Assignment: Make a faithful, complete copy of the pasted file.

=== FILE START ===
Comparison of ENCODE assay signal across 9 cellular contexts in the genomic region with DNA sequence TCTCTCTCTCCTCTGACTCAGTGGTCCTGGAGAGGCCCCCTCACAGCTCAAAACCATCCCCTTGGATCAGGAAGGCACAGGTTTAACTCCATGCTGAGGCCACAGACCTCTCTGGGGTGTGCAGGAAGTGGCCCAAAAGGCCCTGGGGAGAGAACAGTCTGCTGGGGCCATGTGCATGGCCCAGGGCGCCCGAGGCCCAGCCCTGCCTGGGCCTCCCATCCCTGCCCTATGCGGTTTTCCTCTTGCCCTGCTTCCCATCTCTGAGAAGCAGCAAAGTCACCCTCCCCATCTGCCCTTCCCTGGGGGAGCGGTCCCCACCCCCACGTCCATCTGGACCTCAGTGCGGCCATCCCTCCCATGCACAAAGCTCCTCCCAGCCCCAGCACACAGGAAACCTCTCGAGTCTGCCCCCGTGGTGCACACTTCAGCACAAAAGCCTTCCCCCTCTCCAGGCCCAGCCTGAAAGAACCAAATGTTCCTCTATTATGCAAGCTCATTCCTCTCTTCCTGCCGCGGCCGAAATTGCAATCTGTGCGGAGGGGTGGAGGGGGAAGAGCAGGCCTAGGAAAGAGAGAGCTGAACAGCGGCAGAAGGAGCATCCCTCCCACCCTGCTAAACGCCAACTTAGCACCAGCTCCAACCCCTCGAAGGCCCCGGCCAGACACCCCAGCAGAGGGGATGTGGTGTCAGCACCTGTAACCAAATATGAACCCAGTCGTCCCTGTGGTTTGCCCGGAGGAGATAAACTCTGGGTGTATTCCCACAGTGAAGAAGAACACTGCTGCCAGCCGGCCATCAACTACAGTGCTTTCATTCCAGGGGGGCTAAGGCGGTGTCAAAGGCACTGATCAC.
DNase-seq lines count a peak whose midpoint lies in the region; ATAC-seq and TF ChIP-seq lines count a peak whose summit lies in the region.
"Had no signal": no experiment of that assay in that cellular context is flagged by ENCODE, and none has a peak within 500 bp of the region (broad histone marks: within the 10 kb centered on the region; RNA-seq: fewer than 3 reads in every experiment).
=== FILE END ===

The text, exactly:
Comparison of ENCODE assay signal across 9 cellular contexts in the genomic region with DNA sequence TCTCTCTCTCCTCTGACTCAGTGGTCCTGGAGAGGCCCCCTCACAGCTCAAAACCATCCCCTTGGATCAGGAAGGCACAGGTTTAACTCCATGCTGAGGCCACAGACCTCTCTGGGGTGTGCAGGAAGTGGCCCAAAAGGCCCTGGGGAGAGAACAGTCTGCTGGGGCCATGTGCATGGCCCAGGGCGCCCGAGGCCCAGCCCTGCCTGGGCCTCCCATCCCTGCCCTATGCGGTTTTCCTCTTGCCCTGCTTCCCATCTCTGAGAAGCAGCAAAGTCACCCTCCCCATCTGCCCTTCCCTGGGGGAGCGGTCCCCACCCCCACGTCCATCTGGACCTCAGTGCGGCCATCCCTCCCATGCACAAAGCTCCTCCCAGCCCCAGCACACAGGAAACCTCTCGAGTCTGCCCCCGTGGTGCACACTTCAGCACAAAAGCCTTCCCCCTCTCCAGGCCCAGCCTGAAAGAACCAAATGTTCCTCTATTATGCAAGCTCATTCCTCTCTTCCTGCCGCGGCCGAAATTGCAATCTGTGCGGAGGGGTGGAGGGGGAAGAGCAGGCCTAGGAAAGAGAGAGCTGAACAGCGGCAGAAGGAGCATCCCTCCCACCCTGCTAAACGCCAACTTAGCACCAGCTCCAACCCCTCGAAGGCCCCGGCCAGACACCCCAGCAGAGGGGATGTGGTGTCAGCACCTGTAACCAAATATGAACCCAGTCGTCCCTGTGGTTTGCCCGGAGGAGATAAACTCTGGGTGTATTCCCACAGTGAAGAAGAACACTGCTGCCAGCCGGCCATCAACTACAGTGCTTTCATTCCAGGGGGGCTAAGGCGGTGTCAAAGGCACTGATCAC.
DNase-seq lines count a peak whose midpoint lies in the region; ATAC-seq and TF ChIP-seq lines count a peak whose summit lies in the region.
"Had no signal": no experiment of that assay in that cellular context is flagged by ENCODE, and none has a peak within 500 bp of the region (broad histone marks: within the 10 kb centered on the region; RNA-seq: fewer than 3 reads in every experiment).